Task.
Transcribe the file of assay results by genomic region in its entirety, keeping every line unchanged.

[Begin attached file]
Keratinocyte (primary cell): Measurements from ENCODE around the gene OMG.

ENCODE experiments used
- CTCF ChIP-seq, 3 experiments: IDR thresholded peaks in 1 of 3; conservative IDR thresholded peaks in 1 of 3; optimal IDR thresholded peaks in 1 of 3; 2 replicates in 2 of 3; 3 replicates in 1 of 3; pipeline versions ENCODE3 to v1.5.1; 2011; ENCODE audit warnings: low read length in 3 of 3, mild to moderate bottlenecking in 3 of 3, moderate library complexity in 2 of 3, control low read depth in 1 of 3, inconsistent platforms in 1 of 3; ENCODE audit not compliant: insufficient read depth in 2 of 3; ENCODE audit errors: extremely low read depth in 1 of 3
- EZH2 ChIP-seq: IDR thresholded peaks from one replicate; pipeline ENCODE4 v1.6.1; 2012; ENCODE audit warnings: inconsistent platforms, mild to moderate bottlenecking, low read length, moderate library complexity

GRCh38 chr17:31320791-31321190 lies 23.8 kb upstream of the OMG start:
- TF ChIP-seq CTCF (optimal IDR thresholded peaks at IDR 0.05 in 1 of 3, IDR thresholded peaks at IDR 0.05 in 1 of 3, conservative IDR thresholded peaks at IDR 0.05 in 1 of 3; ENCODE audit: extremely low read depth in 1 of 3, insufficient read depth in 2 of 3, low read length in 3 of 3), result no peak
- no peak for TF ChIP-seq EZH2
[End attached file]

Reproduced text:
Keratinocyte (primary cell): Measurements from ENCODE around the gene OMG.

ENCODE experiments used
- CTCF ChIP-seq, 3 experiments: IDR thresholded peaks in 1 of 3; conservative IDR thresholded peaks in 1 of 3; optimal IDR thresholded peaks in 1 of 3; 2 replicates in 2 of 3; 3 replicates in 1 of 3; pipeline versions ENCODE3 to v1.5.1; 2011; ENCODE audit warnings: low read length in 3 of 3, mild to moderate bottlenecking in 3 of 3, moderate library complexity in 2 of 3, control low read depth in 1 of 3, inconsistent platforms in 1 of 3; ENCODE audit not compliant: insufficient read depth in 2 of 3; ENCODE audit errors: extremely low read depth in 1 of 3
- EZH2 ChIP-seq: IDR thresholded peaks from one replicate; pipeline ENCODE4 v1.6.1; 2012; ENCODE audit warnings: inconsistent platforms, mild to moderate bottlenecking, low read length, moderate library complexity

GRCh38 chr17:31320791-31321190 lies 23.8 kb upstream of the OMG start:
- TF ChIP-seq CTCF (optimal IDR thresholded peaks at IDR 0.05 in 1 of 3, IDR thresholded peaks at IDR 0.05 in 1 of 3, conservative IDR thresholded peaks at IDR 0.05 in 1 of 3; ENCODE audit: extremely low read depth in 1 of 3, insufficient read depth in 2 of 3, low read length in 3 of 3), result no peak
- no peak for TF ChIP-seq EZH2